If you were an unknown rhythm & blues artist in the mid-'70s, the message was clear: If you wanted a record contract, you had to play disco. Thus the most talented artists of that generation first made their mark as disco artists, even if their true interests lay elsewhere. Now that the disco hegemony has been shattered, these artists are moving into more flexible musical forms. Singer Donna Summer has become a first-class rock-gospel singer. Dr. Buzzard's Original Savannah Band moved towards swing jazz, while co-leader August Darnell formed the calypso-theatrical Kid Creole & the Coconuts. Sylvester switched from his disco falsetto to an old-fashioned soul baritone.

Nile Rodgers and Bernard Edwards coproduced an album by New Wave singer Debbie Harry and now a rugged guitar-dominated album by Chic. Sandy Linzer, who produced the first Dr. Buzzard album, has now written and produced the second T.S. Monk album, a delightful pop-funk collection. Harry Casey and Richard Finch have slanted their new K.C. & the Sunshine Band album toward mainstream soul. All these records prove that even a genre as limited as disco will inevitably produce true artists.

After their glitter-rock and jazz-rock demos failed to land a contract, Nile Rodgers and Bernard Edwards finally scored with their disco band, Chic. Chic's fifth album, "Take it Off" (Atlantic, SD 19323), takes off the disco facade and reveals their rock roots. The famous Chic strings have vanished; in their place are punchy soul horns. Rodgers' guitar and Edwards' bass are so prominent in the mix that it often seems the vocals are accompanying the instruments. Yet the sparkling instrumental solos never take off on a Stanley Clarke or Al DiMeola ego trip; Chic's solos always stay inside the contagious dance beat. "Take it Off" combines imaginative playing and a sure groove better than any album since the heyday of Booker T. & the M.G.s.

Nile Rodgers turns in one of the hottest guitar solos in recent memory on "So Fine." He builds choppy chords and sharp, single note runs into an impatient momentum. Yet he is disciplined enough to improve on the beat. Bernard Edwards does the same on his showy bass solo for "Burn Hard." Longtime Chic keyboardist Ray Jones and Rob Sabino bring the same imagination and discipline to their synthesizer solos.

Just the same, Rodgers and Edwards -- who composed, arranged and produced all 10 songs -- haven't abandoned their innovative rhythm tracks. With the guitar playing syncopated eighth notes steadily, the bass and drum exaggerate the pause-and-rush syncopation. Thus every track is irresistibly danceable. The lyrics are still slight, but the melodies are always hummable. "Stage Fright" and "Would You Be My Baby" have anthemic chant melodies that rank with past Rodgers & Edwards compositions as "We Are Family" and "Upside Down." "Just Out of Reach" is an effective romantic duet ballad with a yelping sax solo by Lenny Pickett.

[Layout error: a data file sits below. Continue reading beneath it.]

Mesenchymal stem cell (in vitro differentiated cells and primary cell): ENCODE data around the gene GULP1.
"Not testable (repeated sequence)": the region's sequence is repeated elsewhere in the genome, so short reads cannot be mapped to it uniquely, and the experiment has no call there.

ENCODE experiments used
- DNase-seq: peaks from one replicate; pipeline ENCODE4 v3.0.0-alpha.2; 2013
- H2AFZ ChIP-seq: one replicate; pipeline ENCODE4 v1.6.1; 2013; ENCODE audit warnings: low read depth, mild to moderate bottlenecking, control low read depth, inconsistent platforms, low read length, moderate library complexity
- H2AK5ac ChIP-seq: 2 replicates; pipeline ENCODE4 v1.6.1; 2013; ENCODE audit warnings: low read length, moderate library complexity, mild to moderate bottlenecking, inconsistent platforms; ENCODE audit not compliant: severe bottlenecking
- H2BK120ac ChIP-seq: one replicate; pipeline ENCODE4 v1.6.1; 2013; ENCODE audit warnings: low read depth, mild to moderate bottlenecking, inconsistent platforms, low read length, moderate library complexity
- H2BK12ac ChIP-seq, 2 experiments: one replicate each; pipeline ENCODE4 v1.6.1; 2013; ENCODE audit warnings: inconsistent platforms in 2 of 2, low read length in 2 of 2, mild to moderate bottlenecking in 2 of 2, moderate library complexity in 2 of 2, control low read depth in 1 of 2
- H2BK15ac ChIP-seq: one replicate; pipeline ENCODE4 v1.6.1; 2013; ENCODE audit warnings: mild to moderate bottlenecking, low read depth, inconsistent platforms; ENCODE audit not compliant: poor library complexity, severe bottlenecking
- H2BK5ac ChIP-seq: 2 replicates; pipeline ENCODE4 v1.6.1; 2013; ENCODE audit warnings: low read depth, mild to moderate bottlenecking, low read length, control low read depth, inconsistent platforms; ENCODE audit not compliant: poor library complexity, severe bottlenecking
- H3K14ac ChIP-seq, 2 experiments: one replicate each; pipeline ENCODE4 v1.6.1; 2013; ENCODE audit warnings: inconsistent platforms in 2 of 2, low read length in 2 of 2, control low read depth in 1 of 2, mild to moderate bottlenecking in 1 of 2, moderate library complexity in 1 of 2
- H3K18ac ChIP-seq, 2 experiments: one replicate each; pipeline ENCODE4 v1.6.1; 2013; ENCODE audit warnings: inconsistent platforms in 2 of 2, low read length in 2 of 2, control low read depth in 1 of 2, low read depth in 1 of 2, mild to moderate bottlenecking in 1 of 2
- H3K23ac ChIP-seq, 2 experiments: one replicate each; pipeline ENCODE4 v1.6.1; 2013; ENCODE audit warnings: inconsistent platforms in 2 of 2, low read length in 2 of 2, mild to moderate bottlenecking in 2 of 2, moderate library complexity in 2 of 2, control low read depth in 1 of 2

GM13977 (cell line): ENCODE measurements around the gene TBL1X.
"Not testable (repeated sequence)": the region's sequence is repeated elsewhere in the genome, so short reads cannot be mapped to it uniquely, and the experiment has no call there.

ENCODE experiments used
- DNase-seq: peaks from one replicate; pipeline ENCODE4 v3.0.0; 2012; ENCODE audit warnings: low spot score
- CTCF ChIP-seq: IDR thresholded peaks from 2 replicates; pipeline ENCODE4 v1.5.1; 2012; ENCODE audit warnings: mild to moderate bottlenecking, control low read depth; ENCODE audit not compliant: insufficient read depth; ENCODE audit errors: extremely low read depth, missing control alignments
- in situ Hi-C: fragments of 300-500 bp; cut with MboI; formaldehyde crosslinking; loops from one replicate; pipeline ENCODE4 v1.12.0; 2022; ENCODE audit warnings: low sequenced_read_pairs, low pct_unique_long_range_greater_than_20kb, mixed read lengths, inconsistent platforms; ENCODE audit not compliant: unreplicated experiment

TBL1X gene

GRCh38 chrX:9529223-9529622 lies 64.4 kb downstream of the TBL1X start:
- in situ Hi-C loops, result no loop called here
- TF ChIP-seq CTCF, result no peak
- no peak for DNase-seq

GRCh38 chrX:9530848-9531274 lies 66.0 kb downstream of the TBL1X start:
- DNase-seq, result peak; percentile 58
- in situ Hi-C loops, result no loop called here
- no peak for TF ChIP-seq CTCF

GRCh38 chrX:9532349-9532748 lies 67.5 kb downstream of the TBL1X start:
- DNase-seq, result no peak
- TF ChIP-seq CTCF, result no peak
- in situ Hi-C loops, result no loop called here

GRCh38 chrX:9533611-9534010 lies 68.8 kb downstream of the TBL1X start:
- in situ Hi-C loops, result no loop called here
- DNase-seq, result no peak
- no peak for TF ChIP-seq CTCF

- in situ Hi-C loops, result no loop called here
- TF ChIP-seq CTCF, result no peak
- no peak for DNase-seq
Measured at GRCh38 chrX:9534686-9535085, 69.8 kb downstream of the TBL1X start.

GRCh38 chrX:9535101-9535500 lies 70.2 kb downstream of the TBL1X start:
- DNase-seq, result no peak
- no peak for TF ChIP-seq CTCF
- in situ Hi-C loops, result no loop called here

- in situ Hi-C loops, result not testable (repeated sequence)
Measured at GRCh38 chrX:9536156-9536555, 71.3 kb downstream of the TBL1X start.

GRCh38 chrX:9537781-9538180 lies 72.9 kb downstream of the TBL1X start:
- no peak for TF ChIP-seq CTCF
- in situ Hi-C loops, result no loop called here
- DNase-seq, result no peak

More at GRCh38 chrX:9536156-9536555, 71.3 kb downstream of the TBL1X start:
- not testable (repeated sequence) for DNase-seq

T.S. Monk is a vocal trio named after Thelonious Sphere Monk Jr., the son of the legendary jazz pianist. The trio is completed by Boo Monk Jr.'s sister and Yvonne Fletcher, Junior's former partner in Natural Essence. Yet the two T.S. Monk albums bear little trace of the Monk family's illustrious jazz background, but are dominated instead by the pop-funk of Sandy Linzer. Linzer produced and coauthored all seven cuts on the latest T.S. Monk album: "More of the Good Life" (Mirage, WTG 19324). The resulting songs are not very original, but are rather very likable imitations of good funk. Every song has a strong dance beat, a convincing momentum, a jingly melody and sweet vocal harmonies.

The album's catchiest song, "Too Much Too Soon," written by Linzer and Four Tops producer David Wolfert, sounds like an early Chic anthem. The strings are arranged like horns, and the three voices chase each other across the catchy, chanted melody. "Falling in Love With You" and "First Lady of Love" pit the soaring falsettos against the anchoring tenor much like Earth, Wind & Fire's vocal arrangements. A full horn section pushes the vocals insistently on "Everybody Get On Up and Dance," much like a Con Funk Shun song. "More Love" contrasts the torch ballad vocal by Boo Monk on the verses with the Funky Ensemble singing on the choruses.

K.C. & the Sunshine Band's first album for a major label is "The Painter" (Epic F E 37490), yet it was made with the same Miami musicians, singers and studio personnel that made the Band's disco hits for T.K. Records. Producers Harry (K.C.) Casey and Richard Finch have abandoned the four-beat electronic percussion of disco for the offbeat snare drum accents of '60s soul. The duo dives back into its original roots with an infectious glee. Casey gets a chance to prove how well he can really sing and comes through with a warm tenor on Van McCoy's "Baby I'm Yours" and a giddy falsetto on his own "Love Me." Their disco experience shows up in the shimmering electronic accents and staccato string arrangements they give to the soul songs. This album is a welcome comeback after Casey's embarrassing solo album "Space Cadet."

Though it has been drastically reduced, a disco scene is still active here and abroad. The big hit on the disco charts last fall was "Walking into Sunshine," a 12-inch single by Central Line. Now that song and six others are on "Central Line" (Mercury, SRM-1-4033). This London quartet has filtered American funk through the British dance scene. As a result, the beat is carried by electronic percussion and the melodies are spiced by snythesizer surges. Reflecting the Eurodisco and techno-rock infatuation with studio gimmickry, producer Roy Carter (of Heat Wave) washes every song in synthesizer treatments. Like so much disco, this works on the hit single but soon grows tiresome over a full album.